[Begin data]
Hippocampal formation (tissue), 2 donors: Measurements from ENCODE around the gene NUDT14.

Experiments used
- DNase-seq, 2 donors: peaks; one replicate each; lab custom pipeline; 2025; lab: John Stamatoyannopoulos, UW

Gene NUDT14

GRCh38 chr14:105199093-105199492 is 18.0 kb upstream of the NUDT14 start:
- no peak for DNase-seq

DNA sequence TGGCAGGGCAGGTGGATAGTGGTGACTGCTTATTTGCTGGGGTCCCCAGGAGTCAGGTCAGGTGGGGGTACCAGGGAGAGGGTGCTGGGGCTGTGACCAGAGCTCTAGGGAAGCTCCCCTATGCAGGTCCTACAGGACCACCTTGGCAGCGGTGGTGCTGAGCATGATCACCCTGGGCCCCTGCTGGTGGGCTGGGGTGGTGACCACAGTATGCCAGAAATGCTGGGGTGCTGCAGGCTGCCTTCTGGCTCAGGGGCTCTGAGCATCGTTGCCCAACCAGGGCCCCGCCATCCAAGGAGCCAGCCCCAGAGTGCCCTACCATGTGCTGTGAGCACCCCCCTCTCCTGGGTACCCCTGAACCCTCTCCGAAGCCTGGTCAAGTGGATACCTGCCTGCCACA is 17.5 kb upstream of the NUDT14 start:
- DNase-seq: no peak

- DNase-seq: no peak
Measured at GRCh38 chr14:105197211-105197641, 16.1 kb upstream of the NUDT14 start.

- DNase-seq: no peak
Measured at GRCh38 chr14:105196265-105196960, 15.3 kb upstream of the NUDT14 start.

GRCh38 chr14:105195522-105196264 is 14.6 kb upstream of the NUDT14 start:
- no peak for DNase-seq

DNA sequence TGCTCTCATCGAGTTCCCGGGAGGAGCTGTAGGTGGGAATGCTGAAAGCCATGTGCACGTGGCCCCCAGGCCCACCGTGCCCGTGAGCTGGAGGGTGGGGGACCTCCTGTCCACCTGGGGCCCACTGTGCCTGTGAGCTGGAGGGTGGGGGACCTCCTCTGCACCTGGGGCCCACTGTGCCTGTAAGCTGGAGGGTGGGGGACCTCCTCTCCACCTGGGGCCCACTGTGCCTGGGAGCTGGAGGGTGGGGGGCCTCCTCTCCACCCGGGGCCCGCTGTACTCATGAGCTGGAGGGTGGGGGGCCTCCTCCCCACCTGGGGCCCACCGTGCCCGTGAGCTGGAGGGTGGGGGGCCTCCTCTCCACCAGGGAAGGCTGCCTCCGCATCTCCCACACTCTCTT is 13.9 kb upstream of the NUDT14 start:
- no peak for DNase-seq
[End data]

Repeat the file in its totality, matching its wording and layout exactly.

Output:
Hippocampal formation (tissue), 2 donors: Measurements from ENCODE around the gene NUDT14.

Experiments used
- DNase-seq, 2 donors: peaks; one replicate each; lab custom pipeline; 2025; lab: John Stamatoyannopoulos, UW

Gene NUDT14

GRCh38 chr14:105199093-105199492 is 18.0 kb upstream of the NUDT14 start:
- no peak for DNase-seq

DNA sequence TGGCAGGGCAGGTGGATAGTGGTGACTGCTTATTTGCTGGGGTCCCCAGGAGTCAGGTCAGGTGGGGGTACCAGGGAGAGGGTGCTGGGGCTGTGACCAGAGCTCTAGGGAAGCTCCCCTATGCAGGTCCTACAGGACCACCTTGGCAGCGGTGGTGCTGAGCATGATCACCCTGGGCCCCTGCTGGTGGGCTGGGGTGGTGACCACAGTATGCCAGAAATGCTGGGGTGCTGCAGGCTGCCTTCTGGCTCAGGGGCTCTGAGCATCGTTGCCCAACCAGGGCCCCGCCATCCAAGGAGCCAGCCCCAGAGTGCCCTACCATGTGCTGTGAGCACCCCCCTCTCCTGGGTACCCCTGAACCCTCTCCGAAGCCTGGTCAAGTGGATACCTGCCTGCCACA is 17.5 kb upstream of the NUDT14 start:
- DNase-seq: no peak

- DNase-seq: no peak
Measured at GRCh38 chr14:105197211-105197641, 16.1 kb upstream of the NUDT14 start.

- DNase-seq: no peak
Measured at GRCh38 chr14:105196265-105196960, 15.3 kb upstream of the NUDT14 start.

GRCh38 chr14:105195522-105196264 is 14.6 kb upstream of the NUDT14 start:
- no peak for DNase-seq

DNA sequence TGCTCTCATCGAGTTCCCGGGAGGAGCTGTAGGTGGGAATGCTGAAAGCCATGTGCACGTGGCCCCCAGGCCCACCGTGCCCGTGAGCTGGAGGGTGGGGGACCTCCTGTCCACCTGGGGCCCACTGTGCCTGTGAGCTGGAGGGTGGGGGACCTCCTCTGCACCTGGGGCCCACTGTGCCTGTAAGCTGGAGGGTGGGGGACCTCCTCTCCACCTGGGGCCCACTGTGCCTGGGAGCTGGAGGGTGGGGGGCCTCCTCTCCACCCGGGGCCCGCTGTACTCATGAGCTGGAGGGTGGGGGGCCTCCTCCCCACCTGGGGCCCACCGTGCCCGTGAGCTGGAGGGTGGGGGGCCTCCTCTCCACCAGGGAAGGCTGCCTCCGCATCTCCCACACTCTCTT is 13.9 kb upstream of the NUDT14 start:
- no peak for DNase-seq